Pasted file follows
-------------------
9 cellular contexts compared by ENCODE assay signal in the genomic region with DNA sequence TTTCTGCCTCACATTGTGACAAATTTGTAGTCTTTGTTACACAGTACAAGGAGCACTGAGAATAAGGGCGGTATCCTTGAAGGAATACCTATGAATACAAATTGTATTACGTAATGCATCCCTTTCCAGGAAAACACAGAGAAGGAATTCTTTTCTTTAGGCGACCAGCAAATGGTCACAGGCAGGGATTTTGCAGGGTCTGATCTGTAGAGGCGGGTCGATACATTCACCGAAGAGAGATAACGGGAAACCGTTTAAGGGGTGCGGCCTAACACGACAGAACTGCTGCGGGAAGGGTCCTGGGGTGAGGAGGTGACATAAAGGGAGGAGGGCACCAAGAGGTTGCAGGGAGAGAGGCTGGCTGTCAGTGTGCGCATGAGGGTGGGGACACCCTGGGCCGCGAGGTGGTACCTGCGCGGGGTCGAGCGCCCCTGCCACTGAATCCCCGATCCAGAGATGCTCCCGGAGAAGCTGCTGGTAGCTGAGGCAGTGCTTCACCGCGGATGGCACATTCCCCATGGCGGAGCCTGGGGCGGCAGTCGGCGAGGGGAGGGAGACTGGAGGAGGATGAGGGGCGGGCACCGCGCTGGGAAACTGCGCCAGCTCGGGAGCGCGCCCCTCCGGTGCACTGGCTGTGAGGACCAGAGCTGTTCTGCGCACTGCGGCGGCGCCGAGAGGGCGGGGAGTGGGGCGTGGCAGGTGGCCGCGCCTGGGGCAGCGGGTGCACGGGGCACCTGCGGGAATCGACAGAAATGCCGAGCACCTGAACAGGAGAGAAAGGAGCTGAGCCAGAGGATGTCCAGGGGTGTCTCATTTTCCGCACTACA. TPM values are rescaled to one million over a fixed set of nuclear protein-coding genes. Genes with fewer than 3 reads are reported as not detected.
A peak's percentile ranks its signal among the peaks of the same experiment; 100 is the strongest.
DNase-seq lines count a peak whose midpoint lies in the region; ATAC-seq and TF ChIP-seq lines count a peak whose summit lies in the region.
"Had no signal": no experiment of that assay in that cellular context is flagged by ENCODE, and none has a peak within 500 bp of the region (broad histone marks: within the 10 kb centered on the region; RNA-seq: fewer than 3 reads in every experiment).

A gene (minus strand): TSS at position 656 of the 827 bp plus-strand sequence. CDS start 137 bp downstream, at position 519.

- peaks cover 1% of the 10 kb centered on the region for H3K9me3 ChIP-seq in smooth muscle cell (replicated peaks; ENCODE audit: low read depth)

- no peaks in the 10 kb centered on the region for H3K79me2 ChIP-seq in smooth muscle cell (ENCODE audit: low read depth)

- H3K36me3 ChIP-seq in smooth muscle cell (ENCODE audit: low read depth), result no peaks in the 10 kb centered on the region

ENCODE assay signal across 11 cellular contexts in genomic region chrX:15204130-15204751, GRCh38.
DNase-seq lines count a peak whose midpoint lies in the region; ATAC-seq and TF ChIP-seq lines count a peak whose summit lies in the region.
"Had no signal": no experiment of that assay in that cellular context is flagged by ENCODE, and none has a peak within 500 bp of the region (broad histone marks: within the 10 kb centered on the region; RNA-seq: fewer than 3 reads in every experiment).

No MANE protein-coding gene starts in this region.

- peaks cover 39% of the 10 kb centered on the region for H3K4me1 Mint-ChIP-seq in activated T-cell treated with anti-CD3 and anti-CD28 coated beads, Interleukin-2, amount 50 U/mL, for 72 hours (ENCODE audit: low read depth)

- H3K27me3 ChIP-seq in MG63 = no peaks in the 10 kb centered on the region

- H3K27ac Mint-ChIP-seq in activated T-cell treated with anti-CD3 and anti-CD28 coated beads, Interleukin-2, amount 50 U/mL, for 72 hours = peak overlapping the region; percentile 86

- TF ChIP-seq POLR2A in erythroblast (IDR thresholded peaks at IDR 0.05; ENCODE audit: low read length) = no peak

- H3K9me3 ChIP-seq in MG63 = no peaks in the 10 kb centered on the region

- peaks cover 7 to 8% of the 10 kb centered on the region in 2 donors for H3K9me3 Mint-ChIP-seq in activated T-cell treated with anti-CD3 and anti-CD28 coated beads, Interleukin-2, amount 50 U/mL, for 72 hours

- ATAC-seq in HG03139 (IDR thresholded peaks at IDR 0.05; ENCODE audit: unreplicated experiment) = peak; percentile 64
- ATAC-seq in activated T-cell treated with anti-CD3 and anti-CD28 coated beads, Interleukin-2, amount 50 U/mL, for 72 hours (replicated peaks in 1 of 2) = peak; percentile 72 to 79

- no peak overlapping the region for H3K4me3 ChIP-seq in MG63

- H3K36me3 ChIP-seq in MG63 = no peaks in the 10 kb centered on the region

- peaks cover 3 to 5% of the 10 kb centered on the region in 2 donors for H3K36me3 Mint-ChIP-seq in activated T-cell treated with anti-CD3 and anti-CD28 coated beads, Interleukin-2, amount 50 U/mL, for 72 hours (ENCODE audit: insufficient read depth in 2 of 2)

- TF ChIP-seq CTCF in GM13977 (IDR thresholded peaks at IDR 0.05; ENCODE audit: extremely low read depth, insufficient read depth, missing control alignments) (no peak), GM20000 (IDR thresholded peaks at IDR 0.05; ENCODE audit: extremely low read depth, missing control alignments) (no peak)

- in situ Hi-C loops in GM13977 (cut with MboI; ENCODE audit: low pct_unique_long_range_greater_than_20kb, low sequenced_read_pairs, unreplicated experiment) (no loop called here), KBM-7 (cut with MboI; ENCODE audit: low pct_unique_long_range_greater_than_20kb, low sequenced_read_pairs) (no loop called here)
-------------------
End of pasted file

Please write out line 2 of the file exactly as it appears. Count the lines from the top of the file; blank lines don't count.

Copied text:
A peak's percentile ranks its signal among the peaks of the same experiment; 100 is the strongest.